Telling the Truth

connecting the dots of my life

Tag: Our National Legacy

Haunted

Haunted by a slave market photo taken
On our way to summer Bible camp
To be indoctrinated directly and
Indirectly by the ‘good’ news of
White Christianity posing as the answer
To every question we might have
Including how slaves are to behave
And not behave toward their masters
And mistresses and white folk

Deep south heat rises from the ashes
Of lynchings, cross burnings and beatings
No water of baptism or gorgeous lake
Could ever quench the flaming seed planted
Fertilized and watered daily in us
We were God’s children
We were special
We were white
We were privileged
We were better
We belonged

Sit up straight little children
Hold very still and look into the camera
Not every child gets to visit a cleaned-up
Slave market in cleaned-up Sunday go to
Meeting clothes and live to tell about it
In this enlightened age of freedom
And justice for all

Was this the first slave market in the USA? It claimed to be. But does it really matter? Here it is, kept alive in the middle of this small Georgia town. A daily reminder to all inhabitants of who they are and are not.

The photo was taken in 1958 on a bus trip from Savannah, Georgia, to a summer Bible camp we attended regularly. I’m in the very back, tall, with glasses. Sister #2 is standing directly in front of me. Sister #3 (Diane) is sitting on the front row, second from the right. My father made this a regular stop on the way to camp, and loved taking photos of us on the market steps.

This was one small cog in the machinery that kept us in line. Good little white girls and boys obediently lining up for a photo op. Relieved to have our superior status, even though we knew something wasn’t right and that we’d done nothing to earn white skin.

Our nation is coming apart at the seams. High time? Yes. Dangerous? Yes. Can we get through this and emerge stronger, wiser and more compassionate? I wish I knew.

© Elouise Renich Fraser, 22 August 2019
Photo taken by JERenich, 1958, in Louisville, Georgia

A Georgia Song, by Maya Angelou

In tribute to Maya Angelou, Martin Luther King, Jr., and all African-American poets and dreamers who see into us and into our history with razor-sharp eyes, ears and tongues.

As a transplanted (from California) citizen of Savannah, Georgia, I grew up surrounded by two stories–the white story splashed boldly across the city of Savannah and its outlying communities, and the black story inextricably woven into the warp and woof of everyday life. Visible yet invisible. Maya Angelou’s poem is haunting for its accuracy, its longing for something better, and its painful memories. I’ve included a few explanatory notes at the end.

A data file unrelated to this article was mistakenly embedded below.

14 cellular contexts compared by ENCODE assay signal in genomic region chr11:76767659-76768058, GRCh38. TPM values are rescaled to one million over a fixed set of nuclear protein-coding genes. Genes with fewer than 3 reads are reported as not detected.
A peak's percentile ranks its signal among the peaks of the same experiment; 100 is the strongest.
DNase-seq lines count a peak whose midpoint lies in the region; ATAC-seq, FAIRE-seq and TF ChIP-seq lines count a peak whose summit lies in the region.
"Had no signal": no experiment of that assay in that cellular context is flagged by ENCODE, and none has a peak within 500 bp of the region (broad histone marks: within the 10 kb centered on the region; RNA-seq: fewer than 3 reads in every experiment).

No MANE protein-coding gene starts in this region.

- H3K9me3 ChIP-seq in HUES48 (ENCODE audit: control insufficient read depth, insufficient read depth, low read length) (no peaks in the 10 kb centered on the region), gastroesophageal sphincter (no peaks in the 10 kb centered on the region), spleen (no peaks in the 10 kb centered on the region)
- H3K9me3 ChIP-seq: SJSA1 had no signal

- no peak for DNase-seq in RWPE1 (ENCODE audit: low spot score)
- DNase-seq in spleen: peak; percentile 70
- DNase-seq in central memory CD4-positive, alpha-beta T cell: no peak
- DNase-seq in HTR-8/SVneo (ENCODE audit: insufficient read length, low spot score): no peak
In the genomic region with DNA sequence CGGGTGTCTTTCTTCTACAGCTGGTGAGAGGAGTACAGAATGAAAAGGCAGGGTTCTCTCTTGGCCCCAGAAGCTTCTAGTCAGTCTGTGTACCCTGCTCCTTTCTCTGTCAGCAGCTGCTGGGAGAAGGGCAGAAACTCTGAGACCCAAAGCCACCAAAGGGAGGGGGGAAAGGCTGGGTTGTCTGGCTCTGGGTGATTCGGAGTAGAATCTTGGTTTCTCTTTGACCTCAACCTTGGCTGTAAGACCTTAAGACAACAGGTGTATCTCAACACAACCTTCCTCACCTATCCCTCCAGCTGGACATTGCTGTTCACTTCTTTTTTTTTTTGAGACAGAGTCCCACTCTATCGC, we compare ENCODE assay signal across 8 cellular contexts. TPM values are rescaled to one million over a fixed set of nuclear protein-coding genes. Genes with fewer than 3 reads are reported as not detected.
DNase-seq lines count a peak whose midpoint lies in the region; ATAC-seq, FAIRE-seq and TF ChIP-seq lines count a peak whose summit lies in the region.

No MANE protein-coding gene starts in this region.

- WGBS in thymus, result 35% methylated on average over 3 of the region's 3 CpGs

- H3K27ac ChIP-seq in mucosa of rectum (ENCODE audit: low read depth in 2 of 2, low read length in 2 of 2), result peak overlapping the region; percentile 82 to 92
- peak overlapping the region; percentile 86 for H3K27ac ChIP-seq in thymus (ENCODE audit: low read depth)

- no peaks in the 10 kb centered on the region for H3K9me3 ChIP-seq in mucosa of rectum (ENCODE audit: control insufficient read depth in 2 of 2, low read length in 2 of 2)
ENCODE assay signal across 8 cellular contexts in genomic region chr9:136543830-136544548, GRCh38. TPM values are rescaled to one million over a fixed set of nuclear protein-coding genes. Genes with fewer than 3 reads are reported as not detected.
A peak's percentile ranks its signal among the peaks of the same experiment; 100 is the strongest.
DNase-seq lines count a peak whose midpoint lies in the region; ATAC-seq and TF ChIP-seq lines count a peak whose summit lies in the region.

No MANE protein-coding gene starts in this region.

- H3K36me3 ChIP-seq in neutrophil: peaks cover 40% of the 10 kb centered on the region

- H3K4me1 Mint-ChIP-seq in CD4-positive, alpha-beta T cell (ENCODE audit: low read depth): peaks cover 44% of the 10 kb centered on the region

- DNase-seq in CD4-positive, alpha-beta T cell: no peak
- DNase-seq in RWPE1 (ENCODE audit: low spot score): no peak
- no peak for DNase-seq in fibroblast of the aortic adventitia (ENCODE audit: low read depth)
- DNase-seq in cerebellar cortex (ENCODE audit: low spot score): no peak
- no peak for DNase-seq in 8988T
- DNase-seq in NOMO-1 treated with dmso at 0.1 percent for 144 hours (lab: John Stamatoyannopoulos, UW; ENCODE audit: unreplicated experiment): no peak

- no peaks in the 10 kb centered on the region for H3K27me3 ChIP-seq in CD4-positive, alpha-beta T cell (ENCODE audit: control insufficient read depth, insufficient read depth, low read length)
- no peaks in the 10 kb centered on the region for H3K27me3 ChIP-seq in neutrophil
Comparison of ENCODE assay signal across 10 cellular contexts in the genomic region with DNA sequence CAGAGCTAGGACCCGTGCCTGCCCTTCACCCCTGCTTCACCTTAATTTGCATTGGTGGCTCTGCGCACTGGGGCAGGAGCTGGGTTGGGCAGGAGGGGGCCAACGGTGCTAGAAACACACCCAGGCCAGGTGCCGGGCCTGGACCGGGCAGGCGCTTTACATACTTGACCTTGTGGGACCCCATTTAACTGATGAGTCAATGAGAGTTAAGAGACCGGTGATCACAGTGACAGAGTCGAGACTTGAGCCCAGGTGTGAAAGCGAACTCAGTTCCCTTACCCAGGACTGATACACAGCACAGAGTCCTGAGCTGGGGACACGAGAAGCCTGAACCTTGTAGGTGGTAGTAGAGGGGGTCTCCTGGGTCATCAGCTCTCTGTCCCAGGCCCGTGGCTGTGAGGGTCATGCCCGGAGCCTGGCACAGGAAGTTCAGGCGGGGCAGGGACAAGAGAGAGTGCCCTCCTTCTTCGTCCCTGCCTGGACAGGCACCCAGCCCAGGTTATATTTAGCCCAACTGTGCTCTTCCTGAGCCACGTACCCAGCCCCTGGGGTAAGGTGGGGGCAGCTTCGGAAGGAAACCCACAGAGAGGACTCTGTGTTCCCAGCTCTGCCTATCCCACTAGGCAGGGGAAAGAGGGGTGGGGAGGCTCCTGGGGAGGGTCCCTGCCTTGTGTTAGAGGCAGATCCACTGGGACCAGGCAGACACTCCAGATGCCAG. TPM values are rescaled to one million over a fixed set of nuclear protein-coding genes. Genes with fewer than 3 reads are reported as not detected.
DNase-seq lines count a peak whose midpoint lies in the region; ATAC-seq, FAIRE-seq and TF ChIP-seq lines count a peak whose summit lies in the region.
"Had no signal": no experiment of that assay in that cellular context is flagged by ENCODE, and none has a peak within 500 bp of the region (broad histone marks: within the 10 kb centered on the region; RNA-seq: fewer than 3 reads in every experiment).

A Georgia Song

We swallow the odors of Southern cities,
Fat back boiled to submission,
Tender evening poignancies of
Magnolia and the great green
Smell of fresh sweat.
In Southern fields,
The sound of distant
Feet running, or dancing,
And the liquid notes of
Sorrow songs,
Waltzes, screams and
French quadrilles float over
The loam of Georgia.

Sing me to sleep, Savannah.

Clocks run down in Tara’s halls and dusty
Flags droop their unbearable
Sadness.

Remember our days, Susannah.

Oh, the blood-red clay,
Wet still with ancient
Wrongs, and Abenaa
Singing her Creole airs to Macon.
We long, dazed, for winter evenings
And a whitened moon,
And the snap of controllable fires.

Cry for our souls, Augusta.

We need a wind to strike
Sharply, as the thought of love
Betrayed can stop the heart
An absence of tactile
Romance, no lips offering
Succulence, nor eyes
Rolling disconnected from
A Sambo face.

Dare us new dreams, Columbus.

A cool new moon, a
Winter’s night, calm blood,
Sluggish, moving only
Out of habit, we need
Peace.

Oh Atlanta, oh deep, and
Once lost city,

Chant for us a new song. A song
Of Southern peace.

Poem found in Maya Angelou: Poetry for Young People, Sterling Children’s Books, New York, published 2013

Cities in Georgia named in this poem: Savannah, Macon, Augusta, Columbus and Atlanta

Fatback is a Southern delicacy – fat from a side of pork, often fried like chips; here, the reference is to harsh treatment of slaves.

“Tara’s halls” refers to the home of Scarlett O’Hara in Gone with the Wind.

Abenaa – a girl born on Tuesday (in the Fanti language)

Creole – of mixed African and European ancestry

Sambo – stereotypic nickname for an African American boy

The painting at the top depicts the beginning of Sherman’s March through Georgia in the 1850s — from Atlanta to Savannah, with the goal of total submission of the South, along with the so-called end of slavery. The uncounted tragedies of this war include the attempt of our country to root out anyone standing in the way of our ‘pre-ordained greatness.’ Hence, on the other side of this Uncivil War, lurked attempts of some to drive out or destroy American Indians who stood in the way of railroads and the gold rush.

Dr. Martin Luther King, Maya Angelou and other poets challenge us to rise above our past. To become truly great as human beings, unafraid to look up, greet each other, and join the human race.

© Elouise Renich Fraser, 15 January 2018
Artwork found at allpurposegurulcom; painter and title not identified

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